As I was walking up the hill to the state capitol last week with more than 100 Farm Bureau members from across Iowa, we crossed paths with a caravan of vehicles blaring their horns and plastered with signs promoting their cause. As we waited for the vehicles to stop so we could cross the street, an airplane flew overhead towing a banner with a message aimed at state lawmakers.

The noisy, showy display was a sharp contrast from the thoughtful, measured demeanor that is a trademark of Farm Bureau members. While the activity outside the capitol seemed designed to capture the attention of TV cameras and other media, it’s hard to measure the actual impact on legislators. 

Inside the capitol, several of the Farm Bureau members wondered if lawmakers were even aware of the disturbances that were taking place outside the building. Standing in the capitol rotunda, the demonstrators could neither be seen nor heard.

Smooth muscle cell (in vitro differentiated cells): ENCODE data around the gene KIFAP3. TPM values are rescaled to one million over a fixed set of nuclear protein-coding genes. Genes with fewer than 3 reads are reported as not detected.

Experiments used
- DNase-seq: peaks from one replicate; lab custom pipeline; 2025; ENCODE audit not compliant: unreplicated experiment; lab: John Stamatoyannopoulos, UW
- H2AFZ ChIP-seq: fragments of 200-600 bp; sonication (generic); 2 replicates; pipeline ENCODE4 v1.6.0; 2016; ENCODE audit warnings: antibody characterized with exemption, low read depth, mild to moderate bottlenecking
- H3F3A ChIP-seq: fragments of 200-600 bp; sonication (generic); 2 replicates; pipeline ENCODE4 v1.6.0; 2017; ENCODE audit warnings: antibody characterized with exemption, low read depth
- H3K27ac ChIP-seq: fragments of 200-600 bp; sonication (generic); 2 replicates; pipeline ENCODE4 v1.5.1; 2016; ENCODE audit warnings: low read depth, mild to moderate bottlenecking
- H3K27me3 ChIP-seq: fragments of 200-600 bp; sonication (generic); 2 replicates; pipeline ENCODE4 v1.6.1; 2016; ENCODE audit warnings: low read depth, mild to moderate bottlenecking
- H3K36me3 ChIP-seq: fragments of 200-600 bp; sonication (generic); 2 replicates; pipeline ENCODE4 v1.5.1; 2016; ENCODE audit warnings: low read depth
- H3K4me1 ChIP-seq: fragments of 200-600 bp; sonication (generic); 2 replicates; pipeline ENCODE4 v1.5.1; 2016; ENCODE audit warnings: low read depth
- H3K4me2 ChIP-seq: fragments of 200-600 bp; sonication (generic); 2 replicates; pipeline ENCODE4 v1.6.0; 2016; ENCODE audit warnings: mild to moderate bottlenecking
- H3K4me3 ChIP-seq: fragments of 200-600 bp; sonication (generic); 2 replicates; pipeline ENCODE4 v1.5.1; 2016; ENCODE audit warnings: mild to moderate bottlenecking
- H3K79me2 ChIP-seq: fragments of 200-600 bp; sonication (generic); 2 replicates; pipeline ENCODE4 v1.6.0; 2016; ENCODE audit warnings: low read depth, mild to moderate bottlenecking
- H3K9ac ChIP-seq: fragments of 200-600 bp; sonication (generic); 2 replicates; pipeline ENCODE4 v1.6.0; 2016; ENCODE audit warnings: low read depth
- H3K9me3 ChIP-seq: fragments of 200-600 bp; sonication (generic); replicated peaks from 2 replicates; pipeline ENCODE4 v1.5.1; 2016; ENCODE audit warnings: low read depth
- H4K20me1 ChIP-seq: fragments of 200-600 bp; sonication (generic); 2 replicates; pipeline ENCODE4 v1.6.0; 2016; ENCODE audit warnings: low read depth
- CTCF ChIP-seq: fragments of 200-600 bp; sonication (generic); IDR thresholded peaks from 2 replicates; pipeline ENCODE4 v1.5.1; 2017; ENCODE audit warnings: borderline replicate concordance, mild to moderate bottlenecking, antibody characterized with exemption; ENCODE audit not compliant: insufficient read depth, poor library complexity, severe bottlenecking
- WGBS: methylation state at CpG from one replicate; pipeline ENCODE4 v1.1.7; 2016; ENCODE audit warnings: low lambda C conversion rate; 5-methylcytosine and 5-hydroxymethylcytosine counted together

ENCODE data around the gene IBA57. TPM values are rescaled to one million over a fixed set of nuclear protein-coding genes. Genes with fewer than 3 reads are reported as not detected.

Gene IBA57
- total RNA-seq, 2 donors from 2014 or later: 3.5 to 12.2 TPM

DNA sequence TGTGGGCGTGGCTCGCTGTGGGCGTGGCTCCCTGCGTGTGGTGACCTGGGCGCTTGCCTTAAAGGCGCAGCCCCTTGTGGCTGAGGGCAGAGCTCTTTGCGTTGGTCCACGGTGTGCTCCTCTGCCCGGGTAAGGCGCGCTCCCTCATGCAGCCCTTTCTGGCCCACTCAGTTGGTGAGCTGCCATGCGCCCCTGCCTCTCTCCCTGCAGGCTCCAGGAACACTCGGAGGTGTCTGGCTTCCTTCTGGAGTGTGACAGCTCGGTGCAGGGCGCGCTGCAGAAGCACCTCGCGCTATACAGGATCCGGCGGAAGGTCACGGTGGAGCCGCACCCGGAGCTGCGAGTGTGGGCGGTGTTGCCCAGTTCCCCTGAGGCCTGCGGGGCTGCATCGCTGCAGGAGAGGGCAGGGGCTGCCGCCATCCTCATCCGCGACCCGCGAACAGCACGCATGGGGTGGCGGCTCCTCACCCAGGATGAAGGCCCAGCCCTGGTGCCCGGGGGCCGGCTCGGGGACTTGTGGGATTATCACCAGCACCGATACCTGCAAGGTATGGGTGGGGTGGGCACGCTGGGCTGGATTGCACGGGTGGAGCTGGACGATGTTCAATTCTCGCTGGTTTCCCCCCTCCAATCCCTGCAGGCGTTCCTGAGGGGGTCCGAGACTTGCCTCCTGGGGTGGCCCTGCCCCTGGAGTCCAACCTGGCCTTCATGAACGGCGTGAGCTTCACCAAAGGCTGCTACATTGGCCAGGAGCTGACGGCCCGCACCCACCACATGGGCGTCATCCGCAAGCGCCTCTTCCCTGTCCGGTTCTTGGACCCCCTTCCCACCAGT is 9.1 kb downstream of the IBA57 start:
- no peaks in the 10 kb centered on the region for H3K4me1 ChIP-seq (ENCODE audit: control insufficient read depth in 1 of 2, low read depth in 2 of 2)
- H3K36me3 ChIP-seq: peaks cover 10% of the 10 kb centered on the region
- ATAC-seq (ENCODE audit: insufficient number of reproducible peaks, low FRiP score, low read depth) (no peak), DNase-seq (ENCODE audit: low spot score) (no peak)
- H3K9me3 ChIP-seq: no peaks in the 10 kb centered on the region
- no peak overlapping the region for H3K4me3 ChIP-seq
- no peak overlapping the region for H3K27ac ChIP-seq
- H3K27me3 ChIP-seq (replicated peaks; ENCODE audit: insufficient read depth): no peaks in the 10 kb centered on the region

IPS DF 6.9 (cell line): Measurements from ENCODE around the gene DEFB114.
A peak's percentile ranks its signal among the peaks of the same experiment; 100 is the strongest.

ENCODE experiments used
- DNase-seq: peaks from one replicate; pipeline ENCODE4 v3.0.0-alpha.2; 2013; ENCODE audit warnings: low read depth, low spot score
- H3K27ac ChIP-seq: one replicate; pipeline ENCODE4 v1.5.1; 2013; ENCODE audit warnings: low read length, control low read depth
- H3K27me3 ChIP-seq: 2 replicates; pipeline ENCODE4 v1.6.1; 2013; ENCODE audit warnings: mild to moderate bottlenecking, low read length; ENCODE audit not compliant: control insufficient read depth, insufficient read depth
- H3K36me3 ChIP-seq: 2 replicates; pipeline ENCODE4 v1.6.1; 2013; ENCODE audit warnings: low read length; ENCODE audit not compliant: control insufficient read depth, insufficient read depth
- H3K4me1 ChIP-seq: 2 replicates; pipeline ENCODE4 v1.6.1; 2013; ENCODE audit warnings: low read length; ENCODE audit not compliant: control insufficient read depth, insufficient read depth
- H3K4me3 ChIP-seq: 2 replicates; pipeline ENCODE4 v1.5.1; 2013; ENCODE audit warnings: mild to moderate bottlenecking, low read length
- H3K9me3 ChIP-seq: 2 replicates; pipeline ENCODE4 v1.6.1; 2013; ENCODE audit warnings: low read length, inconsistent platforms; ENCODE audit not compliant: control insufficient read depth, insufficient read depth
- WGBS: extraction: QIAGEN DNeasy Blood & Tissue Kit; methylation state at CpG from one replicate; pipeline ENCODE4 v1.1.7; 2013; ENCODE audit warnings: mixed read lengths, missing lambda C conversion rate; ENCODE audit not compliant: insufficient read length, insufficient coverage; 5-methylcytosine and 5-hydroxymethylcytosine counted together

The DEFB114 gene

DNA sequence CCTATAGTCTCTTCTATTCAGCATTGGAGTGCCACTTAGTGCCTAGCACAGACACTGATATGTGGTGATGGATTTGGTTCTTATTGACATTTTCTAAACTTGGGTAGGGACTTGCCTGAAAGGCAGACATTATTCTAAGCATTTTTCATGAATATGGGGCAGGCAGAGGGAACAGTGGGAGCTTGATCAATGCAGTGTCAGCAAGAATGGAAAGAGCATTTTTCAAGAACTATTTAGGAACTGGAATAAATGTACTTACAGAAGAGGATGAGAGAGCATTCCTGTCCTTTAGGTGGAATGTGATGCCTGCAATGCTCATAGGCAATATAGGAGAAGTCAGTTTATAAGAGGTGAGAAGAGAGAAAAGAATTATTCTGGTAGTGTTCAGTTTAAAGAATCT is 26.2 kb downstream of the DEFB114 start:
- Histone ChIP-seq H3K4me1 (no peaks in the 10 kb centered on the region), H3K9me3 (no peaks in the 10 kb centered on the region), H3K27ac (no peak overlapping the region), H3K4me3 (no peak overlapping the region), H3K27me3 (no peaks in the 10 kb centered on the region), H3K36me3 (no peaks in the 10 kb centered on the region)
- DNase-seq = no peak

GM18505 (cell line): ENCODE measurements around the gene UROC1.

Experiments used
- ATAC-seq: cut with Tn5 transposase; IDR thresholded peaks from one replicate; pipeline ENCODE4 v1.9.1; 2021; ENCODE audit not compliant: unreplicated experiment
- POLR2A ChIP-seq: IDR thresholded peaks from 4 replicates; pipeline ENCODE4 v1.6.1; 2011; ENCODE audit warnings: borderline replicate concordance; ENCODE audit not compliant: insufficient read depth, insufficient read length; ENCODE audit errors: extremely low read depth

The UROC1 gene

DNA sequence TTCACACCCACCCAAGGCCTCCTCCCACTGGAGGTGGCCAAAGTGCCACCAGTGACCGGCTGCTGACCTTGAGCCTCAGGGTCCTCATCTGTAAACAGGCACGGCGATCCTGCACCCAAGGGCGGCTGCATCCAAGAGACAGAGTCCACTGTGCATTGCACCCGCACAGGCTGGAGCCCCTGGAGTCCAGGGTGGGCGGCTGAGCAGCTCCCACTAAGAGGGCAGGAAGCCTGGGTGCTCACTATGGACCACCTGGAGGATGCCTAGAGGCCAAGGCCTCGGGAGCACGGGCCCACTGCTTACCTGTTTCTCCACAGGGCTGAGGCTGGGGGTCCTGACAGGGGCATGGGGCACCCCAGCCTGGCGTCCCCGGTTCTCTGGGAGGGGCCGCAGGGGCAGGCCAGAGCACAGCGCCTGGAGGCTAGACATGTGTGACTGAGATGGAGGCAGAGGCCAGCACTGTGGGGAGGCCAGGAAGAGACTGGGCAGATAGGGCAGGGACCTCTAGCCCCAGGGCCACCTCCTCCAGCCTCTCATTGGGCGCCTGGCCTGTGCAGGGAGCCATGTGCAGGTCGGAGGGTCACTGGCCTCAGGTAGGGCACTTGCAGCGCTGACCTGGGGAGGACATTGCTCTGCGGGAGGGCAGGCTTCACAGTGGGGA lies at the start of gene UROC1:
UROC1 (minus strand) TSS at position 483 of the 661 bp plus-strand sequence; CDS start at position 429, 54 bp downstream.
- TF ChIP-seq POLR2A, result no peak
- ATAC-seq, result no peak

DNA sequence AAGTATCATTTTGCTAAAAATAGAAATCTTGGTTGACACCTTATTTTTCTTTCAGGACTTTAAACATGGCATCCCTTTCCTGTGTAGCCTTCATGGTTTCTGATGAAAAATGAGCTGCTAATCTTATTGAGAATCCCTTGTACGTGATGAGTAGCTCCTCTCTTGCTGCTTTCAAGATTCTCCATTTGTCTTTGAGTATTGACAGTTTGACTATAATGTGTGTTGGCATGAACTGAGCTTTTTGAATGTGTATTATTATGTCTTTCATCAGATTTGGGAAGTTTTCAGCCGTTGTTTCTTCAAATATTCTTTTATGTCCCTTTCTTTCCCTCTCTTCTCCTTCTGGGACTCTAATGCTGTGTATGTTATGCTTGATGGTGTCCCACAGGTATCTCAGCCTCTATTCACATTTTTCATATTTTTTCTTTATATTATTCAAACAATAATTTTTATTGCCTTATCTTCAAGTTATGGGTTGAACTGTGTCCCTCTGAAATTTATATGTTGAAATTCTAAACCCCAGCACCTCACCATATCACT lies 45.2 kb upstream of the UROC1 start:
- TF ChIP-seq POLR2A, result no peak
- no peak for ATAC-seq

Meanwhile, Farm Bureau mem­­­­bers from all corners of the state, ranging in age from their 20s to 70 or beyond, engaged in face-to-face discussions with their local senators and representatives about key agricultural policies being debated during the 2024 session. 

It was the first visit to the statehouse for some members, while others have been making the annual trek for decades. All of them took time away from their farms to travel to Des Moines, demonstrating the strength of Farm Bureau’s grassroots approach to policy development and implementation. Their efforts might not end up on the evening news, but the message certainly gets across to lawmakers.